debt collectors
7 Steps Seniors Can Take When The Debt Collector Knocks On The Door
By:   //  Consumer News, Education, Money

We have covered a lot of self-help topics in our Investigative Reports section. However, one of
the most striking news in this section has been the story about debt collectors who harassed the
elderly – and the ones who owed debts dating back decades.

If you have worked hard most of your life and saved enough money to retire comfortably, you
definitely don’t expect to hear a debt collector knocking on your door and telling you that you
owe money to the country.

Another shocking fact that we must show you is the following:

“Did you know that in 2015, the average household had $130,000 in debt, $15,7662 of which is
in credit cards? If that is not bad enough, many are spending more than $2,500 a year on credit
card interest alone.”

To help all the elderly and seniors out there, we are outlining the best steps to take when they
hear the debt collector knocking on their door.

Get Your Act Together

Now is the right time to get all of your financial records, tally up all of your debts and pull out all
the financial records. You need to sit down and start taking an accounting of all your assets and
liabilities.

Ask Yourself The Following Questions

You need to ask yourself the following questions:

  • What have I managed to save?
  • Do I have a pension – or a retirement account?
  • Am I on a fixed income?
  • How much do I have in my savings account – liquid and not liquid?
  • Do I still work and have an income? If so, where is the money going?

Make sure to write every answer so that you can see your situation and get a hold of your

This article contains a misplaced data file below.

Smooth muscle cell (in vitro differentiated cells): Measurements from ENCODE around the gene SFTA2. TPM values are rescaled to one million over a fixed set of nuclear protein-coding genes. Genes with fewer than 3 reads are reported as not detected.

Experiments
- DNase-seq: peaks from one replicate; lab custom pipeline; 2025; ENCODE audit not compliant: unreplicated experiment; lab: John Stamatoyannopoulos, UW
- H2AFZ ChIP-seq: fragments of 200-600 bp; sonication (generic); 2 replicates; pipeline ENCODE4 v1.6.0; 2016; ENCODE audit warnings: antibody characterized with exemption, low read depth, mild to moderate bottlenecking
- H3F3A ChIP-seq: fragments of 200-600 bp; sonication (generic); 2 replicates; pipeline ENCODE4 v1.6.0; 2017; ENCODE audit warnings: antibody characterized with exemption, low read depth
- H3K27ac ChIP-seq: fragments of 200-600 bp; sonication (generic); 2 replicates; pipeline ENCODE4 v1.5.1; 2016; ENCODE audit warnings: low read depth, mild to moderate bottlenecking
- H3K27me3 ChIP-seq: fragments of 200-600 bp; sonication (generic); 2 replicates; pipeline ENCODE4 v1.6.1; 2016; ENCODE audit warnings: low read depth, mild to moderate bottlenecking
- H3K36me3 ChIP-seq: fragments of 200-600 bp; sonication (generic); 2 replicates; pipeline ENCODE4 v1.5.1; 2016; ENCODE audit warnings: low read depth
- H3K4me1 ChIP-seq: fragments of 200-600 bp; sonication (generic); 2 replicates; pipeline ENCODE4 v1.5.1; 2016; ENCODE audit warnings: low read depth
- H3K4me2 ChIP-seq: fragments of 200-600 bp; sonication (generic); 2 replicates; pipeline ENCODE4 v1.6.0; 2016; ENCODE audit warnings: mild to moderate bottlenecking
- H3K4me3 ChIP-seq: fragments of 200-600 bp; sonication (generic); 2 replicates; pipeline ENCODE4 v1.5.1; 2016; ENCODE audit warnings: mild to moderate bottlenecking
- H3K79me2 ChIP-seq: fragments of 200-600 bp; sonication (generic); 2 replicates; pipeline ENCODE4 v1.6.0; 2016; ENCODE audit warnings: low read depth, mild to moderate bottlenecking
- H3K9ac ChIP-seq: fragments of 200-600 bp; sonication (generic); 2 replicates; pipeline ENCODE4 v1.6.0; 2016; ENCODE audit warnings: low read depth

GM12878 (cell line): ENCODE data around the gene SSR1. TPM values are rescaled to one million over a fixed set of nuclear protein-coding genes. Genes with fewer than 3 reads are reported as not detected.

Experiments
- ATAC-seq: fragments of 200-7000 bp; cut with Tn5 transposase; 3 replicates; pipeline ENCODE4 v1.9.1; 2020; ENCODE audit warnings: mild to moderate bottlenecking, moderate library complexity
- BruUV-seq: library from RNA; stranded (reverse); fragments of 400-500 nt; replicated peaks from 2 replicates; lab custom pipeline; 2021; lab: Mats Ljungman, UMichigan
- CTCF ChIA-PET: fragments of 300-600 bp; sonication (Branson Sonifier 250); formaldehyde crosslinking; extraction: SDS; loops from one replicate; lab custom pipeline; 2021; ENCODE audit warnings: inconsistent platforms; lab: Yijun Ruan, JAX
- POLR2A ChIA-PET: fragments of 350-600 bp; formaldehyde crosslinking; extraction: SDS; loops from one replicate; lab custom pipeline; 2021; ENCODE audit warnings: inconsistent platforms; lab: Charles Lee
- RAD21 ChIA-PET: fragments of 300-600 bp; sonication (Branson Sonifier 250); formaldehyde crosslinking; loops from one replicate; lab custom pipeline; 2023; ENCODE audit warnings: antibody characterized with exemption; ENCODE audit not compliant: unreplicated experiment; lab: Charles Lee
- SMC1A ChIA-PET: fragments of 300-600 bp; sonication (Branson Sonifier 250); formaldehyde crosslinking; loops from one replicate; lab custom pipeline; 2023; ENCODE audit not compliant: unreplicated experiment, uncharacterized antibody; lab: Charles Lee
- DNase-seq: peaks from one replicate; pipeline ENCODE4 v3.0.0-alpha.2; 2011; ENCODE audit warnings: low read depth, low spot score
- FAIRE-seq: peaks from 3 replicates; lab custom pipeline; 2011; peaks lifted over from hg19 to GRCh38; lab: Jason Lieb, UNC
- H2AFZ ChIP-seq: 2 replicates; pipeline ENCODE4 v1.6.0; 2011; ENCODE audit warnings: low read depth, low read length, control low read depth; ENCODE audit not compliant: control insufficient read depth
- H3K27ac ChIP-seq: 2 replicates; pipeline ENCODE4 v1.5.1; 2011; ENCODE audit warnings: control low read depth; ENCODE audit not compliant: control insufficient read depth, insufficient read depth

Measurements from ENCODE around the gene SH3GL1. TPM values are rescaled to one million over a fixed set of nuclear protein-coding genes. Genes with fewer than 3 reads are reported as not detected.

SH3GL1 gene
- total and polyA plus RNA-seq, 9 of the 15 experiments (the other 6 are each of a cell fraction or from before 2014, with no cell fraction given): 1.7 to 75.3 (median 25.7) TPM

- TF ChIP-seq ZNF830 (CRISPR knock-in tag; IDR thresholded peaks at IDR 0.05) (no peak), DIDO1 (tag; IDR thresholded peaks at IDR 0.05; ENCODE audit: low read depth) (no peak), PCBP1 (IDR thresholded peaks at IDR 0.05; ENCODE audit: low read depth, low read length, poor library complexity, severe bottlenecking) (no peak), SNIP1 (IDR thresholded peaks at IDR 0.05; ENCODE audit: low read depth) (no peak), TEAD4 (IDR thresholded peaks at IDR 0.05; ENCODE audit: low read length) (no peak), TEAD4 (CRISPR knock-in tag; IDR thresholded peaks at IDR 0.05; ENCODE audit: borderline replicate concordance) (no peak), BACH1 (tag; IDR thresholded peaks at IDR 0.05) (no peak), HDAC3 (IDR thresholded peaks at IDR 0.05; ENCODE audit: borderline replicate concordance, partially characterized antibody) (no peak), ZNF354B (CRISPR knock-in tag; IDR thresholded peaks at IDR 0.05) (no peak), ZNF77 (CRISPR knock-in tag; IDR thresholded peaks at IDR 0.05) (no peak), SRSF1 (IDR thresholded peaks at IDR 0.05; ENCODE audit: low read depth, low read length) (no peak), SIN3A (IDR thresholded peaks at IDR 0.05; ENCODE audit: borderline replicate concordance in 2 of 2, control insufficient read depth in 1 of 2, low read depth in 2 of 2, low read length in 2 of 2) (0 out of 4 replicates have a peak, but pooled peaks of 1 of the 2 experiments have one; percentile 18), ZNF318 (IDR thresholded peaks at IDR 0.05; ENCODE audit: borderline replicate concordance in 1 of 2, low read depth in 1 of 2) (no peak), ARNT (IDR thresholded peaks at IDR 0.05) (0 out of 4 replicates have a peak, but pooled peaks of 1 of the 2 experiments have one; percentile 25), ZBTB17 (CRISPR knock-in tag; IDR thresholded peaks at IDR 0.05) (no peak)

mortgage payments, car payments, and even your monthly grocery bills.

Start Living By A Set Of New Rules

If you have looked at your income and expenses, it’s time to start rescheduling your priorities
and live by your new rules. The best way to do this is to keep a diary of what you are spending,
put your planned expenses inside and write down everything that you spend in a week.

Tell Your Story

Even though most of the debt collectors won’t want to hear all the details about how you ended
up owing money, you should explain how you came to find yourself in this situation. For
example, you can tell the debt collectors that someone in your family became ill and the medical
bills became much to handle.

Whatever you do, keep your cool and explain your situation calmly and consciously without giving
too many details. It is also important to note that you are under no obligation to speak to a debt
collector.

What Not To Say

You should never give your debt collection the following things:

  • Bank account numbers
  • Social security numbers
  • The value of your current assets

Even if they request this information from you, keep the conversation short and sweet without
revealing anything from this to them (as they can make automatic withdrawals from your
account).

Keep A Record Of Everything

When the debt collector knocks on your door, make sure to be ready with a pen and notebook,
keeping a record of any communication that you might have with them. You should always
remember that you have these rights under the Telephone Consumer Protection Act (TCPA).

Verify That You Owe Money

Many people receive calls and letters from debt collectors for money that they don’t owe. This is why you must be certain that you owe money before you start providing any information. Hence, it is always wise to ask the collection agency to verify your debt.

In the end, you should always know your rights under The Fair Debt Collection Practices Act
(FDCPA). As that act cites, debt collectors are prohibited from engaging in unfair, deceptive or
abusive practices in the collection of consumer debts.

In other words, this means that no debt collector can call and harass you or threaten or
misrepresent themselves in any way.

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